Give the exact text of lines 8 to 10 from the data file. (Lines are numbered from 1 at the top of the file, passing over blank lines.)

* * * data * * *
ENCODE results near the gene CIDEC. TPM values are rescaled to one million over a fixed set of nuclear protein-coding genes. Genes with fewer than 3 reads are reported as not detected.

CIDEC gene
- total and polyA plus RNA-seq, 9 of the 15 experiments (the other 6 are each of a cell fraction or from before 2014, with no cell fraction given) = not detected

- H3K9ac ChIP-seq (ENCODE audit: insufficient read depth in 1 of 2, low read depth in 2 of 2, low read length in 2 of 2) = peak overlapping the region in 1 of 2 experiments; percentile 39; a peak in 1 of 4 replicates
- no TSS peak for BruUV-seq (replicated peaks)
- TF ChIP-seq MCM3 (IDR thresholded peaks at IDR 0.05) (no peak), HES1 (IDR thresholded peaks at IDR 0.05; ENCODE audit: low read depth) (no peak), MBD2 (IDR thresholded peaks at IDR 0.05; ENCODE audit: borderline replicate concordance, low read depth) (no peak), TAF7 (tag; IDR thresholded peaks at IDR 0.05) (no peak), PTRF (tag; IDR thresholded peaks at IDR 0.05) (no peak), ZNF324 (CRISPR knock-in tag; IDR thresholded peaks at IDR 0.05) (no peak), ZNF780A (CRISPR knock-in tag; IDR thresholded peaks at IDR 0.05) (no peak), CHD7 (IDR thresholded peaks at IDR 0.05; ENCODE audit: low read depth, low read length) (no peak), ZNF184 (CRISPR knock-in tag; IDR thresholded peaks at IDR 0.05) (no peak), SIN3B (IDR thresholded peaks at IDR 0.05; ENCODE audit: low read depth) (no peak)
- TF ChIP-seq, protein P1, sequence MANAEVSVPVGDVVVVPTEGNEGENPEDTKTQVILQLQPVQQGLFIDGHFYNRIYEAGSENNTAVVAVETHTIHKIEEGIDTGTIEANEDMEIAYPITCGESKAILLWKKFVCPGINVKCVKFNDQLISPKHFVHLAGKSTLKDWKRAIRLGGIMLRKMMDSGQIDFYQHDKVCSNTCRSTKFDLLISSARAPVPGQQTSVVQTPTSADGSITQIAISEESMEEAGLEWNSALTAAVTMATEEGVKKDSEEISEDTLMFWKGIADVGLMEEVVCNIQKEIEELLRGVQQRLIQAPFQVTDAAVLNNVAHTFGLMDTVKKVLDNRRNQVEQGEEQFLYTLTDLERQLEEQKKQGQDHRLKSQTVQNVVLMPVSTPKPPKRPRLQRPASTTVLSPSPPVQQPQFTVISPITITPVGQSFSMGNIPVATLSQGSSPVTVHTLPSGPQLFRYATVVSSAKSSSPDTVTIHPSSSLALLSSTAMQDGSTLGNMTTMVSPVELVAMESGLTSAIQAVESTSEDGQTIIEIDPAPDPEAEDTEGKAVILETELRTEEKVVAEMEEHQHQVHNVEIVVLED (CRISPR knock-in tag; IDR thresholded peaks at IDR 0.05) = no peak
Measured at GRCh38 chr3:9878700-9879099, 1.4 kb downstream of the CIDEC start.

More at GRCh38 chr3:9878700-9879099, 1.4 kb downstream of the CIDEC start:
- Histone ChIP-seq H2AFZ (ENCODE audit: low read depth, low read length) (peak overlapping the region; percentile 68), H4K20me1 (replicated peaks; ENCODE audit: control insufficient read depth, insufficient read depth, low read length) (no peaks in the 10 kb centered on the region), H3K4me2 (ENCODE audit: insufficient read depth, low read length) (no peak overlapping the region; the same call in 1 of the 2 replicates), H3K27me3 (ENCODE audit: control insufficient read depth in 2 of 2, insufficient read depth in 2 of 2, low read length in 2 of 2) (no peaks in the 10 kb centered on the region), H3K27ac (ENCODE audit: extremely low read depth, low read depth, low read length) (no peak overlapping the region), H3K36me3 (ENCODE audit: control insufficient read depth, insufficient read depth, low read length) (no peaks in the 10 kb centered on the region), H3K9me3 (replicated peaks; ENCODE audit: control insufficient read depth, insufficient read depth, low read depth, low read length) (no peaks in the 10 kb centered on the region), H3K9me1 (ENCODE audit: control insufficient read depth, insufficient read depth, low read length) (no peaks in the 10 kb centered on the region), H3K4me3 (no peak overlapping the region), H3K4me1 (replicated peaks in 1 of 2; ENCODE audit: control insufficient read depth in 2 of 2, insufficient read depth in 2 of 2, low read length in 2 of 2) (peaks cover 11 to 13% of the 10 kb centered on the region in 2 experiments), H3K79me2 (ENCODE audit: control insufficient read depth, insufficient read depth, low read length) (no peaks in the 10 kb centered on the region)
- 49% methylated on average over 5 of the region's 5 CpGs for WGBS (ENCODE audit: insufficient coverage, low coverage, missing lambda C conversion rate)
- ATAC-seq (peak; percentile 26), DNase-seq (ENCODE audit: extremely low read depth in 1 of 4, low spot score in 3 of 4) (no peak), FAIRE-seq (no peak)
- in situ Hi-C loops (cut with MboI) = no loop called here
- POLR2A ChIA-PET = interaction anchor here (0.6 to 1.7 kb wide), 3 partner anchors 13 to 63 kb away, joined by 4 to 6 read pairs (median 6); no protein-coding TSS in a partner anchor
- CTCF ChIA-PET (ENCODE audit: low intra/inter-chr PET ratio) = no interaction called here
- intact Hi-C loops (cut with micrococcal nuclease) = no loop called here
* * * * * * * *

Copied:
Measured at GRCh38 chr3:9878700-9879099, 1.4 kb downstream of the CIDEC start.

More at GRCh38 chr3:9878700-9879099, 1.4 kb downstream of the CIDEC start:
- Histone ChIP-seq H2AFZ (ENCODE audit: low read depth, low read length) (peak overlapping the region; percentile 68), H4K20me1 (replicated peaks; ENCODE audit: control insufficient read depth, insufficient read depth, low read length) (no peaks in the 10 kb centered on the region), H3K4me2 (ENCODE audit: insufficient read depth, low read length) (no peak overlapping the region; the same call in 1 of the 2 replicates), H3K27me3 (ENCODE audit: control insufficient read depth in 2 of 2, insufficient read depth in 2 of 2, low read length in 2 of 2) (no peaks in the 10 kb centered on the region), H3K27ac (ENCODE audit: extremely low read depth, low read depth, low read length) (no peak overlapping the region), H3K36me3 (ENCODE audit: control insufficient read depth, insufficient read depth, low read length) (no peaks in the 10 kb centered on the region), H3K9me3 (replicated peaks; ENCODE audit: control insufficient read depth, insufficient read depth, low read depth, low read length) (no peaks in the 10 kb centered on the region), H3K9me1 (ENCODE audit: control insufficient read depth, insufficient read depth, low read length) (no peaks in the 10 kb centered on the region), H3K4me3 (no peak overlapping the region), H3K4me1 (replicated peaks in 1 of 2; ENCODE audit: control insufficient read depth in 2 of 2, insufficient read depth in 2 of 2, low read length in 2 of 2) (peaks cover 11 to 13% of the 10 kb centered on the region in 2 experiments), H3K79me2 (ENCODE audit: control insufficient read depth, insufficient read depth, low read length) (no peaks in the 10 kb centered on the region)